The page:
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Professor: ISIS Attacks on U.S. Homeland Less Likely Than School Shootings

November 3, 2015 – Americans should worry more about school shootings than terrorist attacks on the United States homeland, says School of Foreign Service professor Daniel Byman, the recent author of Al Qaeda, the Islamic State, and the Global Jihadist Movement: What Everyone Needs to Know.

The book, recently published by Oxford University Press, is an overview of terrorism from the early days of Al Qaeda to the rise of the Islamic State, also known as ISIS and ISIL.

Daniel BymanByman believes America needs to be more resilient than it has been after the 9/11 attacks.

“There have been very, very few terrorist attacks that have killed over 100 people,” the professor says. “Some of our policies such as drone strikes have been good, and I’m on record supporting them, but I would say that the threat of terrorism is real but limited, and we need to respond in a real but limited way.”

Exaggerating Dangers

He adds that the memory of 9/11 should not “drive policy the way it has for much of the Bush and much of the Obama administration as the threat has changed,” but approves of the president’s recent decision to keep some troops in Afghanistan.

“That involves a relatively small number of troops and a very discreet mission, linked to what we see as our interests overseas,” Byman says. “Immigration policy to me is an example of overacting, where I think we’ve kind of exaggerated the dangers of taking more Syrian refugees to the point where it’s really detrimental to what I think we should be accomplishing.”

Though Al Qaeda and ISIS dislike America, Al Qaeda has focused more on the United States and the West, while ISIS is focused on the Middle East, he says.

Range of Responses

“The Islamic State wants fighters to come and fight in Iraq and Syria, not train them and send them home to the West,” Byman notes.

Combatting these organizations involves a lot of different approaches, including the use of drones, arrests, social media, opposing ideology and terrorist finances.

“Some are effective and some are not, and some are only effective some of the time,” he says. “If we thought about what our policy is toward fighting disease, it ranges from such things as encouraging companies to develop new vaccines, asking people to wash their hands and screening diseased people who are coming to the United States. There’s a whole range of things and no single one is the answer.”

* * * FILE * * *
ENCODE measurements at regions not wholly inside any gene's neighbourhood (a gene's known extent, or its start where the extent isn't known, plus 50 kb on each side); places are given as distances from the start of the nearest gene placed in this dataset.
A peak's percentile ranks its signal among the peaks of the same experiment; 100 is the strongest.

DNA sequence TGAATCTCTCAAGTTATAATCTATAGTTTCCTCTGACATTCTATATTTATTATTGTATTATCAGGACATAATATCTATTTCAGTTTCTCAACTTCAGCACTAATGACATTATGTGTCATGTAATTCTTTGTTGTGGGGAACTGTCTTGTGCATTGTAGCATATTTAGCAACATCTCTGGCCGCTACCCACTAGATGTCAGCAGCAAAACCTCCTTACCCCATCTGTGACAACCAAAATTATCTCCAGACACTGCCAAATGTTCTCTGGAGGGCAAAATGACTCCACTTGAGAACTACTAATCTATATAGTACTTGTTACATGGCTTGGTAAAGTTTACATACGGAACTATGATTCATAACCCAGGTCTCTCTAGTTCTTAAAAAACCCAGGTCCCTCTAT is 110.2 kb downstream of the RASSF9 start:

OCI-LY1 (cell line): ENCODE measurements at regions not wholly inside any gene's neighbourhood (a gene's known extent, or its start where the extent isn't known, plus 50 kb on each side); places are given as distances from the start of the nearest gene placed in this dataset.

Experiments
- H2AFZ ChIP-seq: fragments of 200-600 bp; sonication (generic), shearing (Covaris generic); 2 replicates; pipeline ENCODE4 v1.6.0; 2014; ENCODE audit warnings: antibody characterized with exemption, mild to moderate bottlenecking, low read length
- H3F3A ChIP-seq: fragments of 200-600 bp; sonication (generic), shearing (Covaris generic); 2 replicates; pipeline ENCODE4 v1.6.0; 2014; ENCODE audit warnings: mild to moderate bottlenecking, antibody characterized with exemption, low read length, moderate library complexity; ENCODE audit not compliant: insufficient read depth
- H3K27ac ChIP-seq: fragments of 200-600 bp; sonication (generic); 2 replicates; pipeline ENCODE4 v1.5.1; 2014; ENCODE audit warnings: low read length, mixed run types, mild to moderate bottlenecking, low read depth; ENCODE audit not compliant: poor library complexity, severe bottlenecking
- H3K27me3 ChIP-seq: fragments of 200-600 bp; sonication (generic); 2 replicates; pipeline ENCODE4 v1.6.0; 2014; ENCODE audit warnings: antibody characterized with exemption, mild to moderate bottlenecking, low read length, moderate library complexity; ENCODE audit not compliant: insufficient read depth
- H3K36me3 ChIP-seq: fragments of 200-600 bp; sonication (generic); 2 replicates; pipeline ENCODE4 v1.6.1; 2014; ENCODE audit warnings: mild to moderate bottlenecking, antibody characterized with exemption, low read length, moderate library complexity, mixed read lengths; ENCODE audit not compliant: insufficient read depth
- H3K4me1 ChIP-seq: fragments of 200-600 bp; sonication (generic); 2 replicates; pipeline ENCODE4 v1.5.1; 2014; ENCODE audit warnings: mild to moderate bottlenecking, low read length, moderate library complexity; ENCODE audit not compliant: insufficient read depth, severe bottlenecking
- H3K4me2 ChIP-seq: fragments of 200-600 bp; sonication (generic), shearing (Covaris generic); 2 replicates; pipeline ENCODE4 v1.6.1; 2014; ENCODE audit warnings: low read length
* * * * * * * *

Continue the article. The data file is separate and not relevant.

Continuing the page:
He says America should also recognize that there are limits to what can be accomplished.

“Terrorism for the most part is a problem that can be reduced, but it’s very hard to end it,” he says.

Social Media and ISIS

While the U.S. government is fighting back with its own social media campaigns against the sophisticated efforts of ISIS in that area, the process is somewhat counterintuitive.

“The way social media works in general is that it’s a bottom up phenomenon,” Byman notes. “The way government works is very top down. We very much don’t want the 100,000 government employees tweeting simultaneously about the same thing, because then who would speak for our policy … but that does not work well with effective social media.”

He said that community engagement is the way to go in counteracting ISIS.

“If someone starts to tweet out about how awesome the Islamic State is, it’s very hard for people who don’t know them to even notice,” Byman says. “But their friends will, because they’re on Twitter. And so how do you get the friends to say there’s a problem here? We need to be working withtheir communities.”

Lone Wolves

But he also says social media is very useful for intelligence agencies in other ways.

“One of the biggest problems historically in counter-terrorism is how do you find the person who hasn’t done anything until the bomb goes off?” Byman says. “And the answer now is there are social media clues.”

The professor is now working on a book about foreign fighters who’ve gone to fight in Iraq, Syria and other places in the Middle East.

“The vast majority of foreign fighters were not involved in national terrorism upon return,” he says. “There will be some lone wolf attacks. There will be someone who comes back and does it again. It’s a real problem but to me more limited. Our issue should be what it means for America’s interests in the Middle East, instead of only focusing on the security of the U.S. homeland.”